The Role of a Tribal Government
Recently, Frank was tasked with addressing two questions: (1) What is the role of a tribal government in economic development; and (2) What is the role of a tribal government in the development of social, economic, and cultural institutions? In his mind, Frank believed that these questions represented more than just a mere assignment. Rather, the end result could be something of use to those who have pondered similar questions and those wanting to learn. If anything, these questions, though broad in nature and short in form, could generate a discussion and promote the free flow of ideas (which is the central purpose of our blog). So while writing a comprehensive analysis to the questions, Frank approached various individuals from different tribes and reservations and asked them to add to the discussion. Below is the preface to Frank's work. Responses from the OSA members will follow.
The basis for this writing project was the notion of a personal vision that would encompass my perception of an optimal role for Tribal governments within the context of economic development, as well as the development of social, economic, and cultural institutions. Naturally, my first inclination was to gather information relative to the topics: data on economics, enrollment statistics, numbers, facts, citations etc. However, with this essentially being an assignment in which I was asked to share my vision of where things are and where they could be (for tribal governments, of course), I decided to take on more of a “first-person” account of my experiences and the experiences of those close to me. Rather than conduct exhaustive research, I tapped into my own personal reflections in dealing with particular situations and experiences that relate to the topics at hand. I explored situations from my own perspective, and discussed how I made sense of the lessons that were to be learned from the particular event. I didn’t want this to be “too academic” for many reasons, but especially because it is such a personal matter to me.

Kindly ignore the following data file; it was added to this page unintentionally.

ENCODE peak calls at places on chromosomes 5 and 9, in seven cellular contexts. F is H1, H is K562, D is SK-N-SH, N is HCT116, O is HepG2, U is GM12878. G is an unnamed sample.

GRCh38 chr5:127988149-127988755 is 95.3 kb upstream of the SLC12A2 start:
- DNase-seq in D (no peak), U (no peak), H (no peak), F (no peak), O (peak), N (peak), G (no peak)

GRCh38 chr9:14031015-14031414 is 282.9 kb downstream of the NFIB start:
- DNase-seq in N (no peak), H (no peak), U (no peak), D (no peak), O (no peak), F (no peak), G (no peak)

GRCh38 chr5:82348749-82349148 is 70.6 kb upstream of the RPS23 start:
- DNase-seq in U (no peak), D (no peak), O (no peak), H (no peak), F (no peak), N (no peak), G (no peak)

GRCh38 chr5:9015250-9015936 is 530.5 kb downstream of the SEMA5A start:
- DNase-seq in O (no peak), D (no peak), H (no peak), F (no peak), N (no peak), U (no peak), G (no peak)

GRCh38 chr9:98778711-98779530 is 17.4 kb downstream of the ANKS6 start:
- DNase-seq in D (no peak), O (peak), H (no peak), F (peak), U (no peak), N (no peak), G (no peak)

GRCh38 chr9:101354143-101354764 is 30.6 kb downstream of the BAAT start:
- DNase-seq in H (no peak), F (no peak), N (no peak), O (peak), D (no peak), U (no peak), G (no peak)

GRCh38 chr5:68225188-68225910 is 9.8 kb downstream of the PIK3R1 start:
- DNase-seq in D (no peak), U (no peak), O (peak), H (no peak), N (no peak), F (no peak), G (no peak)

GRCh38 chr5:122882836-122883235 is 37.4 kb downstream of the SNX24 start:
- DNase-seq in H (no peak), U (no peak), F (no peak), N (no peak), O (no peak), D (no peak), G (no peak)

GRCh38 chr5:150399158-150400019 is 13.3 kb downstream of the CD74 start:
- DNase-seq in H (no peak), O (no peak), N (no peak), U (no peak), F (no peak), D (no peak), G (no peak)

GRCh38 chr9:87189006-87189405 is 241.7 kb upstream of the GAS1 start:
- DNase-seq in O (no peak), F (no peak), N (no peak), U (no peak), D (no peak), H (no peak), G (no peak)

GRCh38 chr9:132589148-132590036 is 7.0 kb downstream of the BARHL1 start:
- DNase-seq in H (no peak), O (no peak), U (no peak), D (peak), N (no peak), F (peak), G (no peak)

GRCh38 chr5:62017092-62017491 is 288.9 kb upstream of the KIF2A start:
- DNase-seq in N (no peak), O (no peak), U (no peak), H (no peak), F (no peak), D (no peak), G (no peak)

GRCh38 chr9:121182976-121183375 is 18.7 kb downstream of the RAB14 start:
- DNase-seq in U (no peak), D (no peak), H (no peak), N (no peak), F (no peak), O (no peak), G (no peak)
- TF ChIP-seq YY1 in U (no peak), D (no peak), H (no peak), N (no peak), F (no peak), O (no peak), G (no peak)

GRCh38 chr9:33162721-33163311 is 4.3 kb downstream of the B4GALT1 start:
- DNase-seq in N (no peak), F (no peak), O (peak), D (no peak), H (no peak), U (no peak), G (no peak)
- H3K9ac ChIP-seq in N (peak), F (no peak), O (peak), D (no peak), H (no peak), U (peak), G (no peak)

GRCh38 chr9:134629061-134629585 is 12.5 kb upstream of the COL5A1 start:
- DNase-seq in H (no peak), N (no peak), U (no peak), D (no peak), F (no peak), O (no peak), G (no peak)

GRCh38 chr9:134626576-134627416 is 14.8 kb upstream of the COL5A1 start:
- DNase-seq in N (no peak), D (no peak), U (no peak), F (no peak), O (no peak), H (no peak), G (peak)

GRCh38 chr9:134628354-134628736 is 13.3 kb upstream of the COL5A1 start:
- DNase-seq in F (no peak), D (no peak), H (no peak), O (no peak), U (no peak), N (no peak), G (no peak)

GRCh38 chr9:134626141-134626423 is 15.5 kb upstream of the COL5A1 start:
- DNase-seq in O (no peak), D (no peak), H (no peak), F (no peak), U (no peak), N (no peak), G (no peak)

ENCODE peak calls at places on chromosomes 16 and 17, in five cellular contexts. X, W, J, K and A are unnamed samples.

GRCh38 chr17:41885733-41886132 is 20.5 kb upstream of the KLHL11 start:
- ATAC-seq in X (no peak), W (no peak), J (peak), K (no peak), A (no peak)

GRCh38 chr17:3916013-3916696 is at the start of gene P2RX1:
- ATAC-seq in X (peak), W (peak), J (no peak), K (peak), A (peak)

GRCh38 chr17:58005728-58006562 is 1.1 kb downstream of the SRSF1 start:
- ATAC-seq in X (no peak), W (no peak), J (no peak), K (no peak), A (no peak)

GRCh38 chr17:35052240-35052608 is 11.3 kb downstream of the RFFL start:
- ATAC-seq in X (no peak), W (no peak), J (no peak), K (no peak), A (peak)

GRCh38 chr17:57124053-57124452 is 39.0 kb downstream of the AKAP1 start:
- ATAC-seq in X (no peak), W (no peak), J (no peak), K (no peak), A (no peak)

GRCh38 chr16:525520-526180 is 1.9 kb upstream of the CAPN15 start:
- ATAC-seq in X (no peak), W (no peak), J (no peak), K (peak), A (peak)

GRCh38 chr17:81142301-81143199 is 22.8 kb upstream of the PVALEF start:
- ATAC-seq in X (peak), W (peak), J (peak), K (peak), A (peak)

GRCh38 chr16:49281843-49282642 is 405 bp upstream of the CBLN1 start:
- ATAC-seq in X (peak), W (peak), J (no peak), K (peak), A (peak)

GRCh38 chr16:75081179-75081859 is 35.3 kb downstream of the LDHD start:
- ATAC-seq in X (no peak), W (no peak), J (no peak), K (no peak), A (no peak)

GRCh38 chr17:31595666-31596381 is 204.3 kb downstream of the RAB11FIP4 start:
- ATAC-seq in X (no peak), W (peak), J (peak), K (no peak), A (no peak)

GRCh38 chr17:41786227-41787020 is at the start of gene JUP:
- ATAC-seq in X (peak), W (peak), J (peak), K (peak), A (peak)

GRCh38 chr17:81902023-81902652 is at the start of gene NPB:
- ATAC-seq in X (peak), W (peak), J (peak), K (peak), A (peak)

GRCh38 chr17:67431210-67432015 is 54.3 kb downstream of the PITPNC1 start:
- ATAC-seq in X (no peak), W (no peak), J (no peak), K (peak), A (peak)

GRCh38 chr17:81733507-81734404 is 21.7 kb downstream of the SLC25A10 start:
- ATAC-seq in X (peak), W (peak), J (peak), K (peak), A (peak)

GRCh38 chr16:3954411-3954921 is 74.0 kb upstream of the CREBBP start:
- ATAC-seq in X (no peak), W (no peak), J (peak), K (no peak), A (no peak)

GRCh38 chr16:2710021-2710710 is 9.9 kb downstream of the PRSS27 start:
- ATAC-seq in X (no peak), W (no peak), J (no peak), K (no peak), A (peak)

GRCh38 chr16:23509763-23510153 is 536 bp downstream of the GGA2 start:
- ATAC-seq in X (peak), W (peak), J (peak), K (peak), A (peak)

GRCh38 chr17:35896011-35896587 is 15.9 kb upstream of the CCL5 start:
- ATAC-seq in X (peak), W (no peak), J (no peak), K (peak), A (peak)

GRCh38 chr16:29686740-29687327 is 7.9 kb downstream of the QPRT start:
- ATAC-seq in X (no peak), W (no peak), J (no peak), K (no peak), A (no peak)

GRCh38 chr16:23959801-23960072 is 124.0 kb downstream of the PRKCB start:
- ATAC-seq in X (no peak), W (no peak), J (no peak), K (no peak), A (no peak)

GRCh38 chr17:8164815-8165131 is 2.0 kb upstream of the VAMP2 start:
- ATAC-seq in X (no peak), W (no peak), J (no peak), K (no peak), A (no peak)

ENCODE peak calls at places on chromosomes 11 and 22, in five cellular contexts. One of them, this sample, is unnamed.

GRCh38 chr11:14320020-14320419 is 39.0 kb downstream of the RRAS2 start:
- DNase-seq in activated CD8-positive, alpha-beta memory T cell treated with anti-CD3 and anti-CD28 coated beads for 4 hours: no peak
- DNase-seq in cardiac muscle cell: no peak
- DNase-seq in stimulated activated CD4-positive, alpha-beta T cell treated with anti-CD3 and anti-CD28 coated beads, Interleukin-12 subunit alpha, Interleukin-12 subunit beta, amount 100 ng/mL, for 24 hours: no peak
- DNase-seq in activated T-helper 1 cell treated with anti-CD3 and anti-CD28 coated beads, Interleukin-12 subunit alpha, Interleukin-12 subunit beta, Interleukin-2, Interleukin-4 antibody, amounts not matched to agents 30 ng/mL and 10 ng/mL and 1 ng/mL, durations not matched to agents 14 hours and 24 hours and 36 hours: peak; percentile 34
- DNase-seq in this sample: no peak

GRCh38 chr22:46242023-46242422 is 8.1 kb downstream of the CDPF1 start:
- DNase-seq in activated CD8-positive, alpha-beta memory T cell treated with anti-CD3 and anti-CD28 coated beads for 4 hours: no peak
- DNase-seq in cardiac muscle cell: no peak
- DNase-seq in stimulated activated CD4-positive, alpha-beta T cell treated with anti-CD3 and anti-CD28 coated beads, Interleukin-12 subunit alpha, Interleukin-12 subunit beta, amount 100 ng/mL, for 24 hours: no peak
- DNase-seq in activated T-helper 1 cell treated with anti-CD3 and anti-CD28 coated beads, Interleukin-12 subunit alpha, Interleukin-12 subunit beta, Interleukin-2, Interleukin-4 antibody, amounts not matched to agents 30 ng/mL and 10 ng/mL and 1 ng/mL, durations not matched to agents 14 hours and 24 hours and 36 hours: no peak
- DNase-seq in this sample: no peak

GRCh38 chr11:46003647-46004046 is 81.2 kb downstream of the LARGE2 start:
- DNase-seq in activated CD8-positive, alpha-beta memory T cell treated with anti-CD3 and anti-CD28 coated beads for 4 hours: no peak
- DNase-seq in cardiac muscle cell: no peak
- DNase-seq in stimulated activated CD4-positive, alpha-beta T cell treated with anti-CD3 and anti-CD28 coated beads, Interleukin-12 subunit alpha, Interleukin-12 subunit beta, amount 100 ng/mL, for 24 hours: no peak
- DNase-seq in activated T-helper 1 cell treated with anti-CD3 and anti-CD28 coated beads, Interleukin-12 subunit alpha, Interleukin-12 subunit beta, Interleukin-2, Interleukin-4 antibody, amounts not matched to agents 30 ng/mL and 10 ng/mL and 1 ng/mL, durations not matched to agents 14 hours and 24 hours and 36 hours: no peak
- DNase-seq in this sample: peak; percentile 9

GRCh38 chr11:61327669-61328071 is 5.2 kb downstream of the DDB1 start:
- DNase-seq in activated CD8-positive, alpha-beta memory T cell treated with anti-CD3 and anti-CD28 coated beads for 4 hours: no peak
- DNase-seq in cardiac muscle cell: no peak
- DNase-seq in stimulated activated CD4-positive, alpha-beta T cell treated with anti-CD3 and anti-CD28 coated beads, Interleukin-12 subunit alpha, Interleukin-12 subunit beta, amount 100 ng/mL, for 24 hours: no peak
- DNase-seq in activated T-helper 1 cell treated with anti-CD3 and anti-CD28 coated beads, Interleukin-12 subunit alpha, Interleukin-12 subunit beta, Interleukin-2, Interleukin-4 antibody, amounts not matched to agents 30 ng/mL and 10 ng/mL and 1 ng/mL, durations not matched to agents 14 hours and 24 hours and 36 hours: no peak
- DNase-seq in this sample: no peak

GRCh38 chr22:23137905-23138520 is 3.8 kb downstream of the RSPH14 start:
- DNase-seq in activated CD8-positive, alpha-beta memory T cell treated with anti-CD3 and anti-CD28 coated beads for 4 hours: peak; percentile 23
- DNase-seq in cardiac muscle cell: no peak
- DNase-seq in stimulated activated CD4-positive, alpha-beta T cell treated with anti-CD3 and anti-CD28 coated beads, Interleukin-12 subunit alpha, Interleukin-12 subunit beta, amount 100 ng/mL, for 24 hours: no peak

The end result is more of a free-flowing commentary, the likes of a collection of journal entries, an introspective blog, late-night-lying-in-bed thoughts, frustrated rants… I really don’t know how to describe it. What I do know is that this is probably just a scratch on the surface of what a small group (4, to be exact) of young Native warriors of all walks: lawyers, businessmen, ex-tribal councilmen; can come together and do. All of the written work is mine, unless otherwise noted. The contributions made were small, and were limited to a few powerful sentences, more as support and solidarity in substance than superfluous content. I decided to add them as quotes, and have included them either at the end, or the beginning of an entry. I hope you enjoy reading this as much as I did writing it. This is for the tribal youth. For the future. Thank you.